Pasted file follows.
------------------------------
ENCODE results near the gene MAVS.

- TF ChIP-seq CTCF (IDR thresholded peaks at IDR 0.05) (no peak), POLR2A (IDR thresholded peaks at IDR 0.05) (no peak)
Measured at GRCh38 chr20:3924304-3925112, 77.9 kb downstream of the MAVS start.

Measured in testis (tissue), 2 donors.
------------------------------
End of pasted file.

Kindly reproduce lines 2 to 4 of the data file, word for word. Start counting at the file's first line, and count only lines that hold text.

- TF ChIP-seq CTCF (IDR thresholded peaks at IDR 0.05) (no peak), POLR2A (IDR thresholded peaks at IDR 0.05) (no peak)
Measured at GRCh38 chr20:3924304-3925112, 77.9 kb downstream of the MAVS start.

Measured in testis (tissue), 2 donors.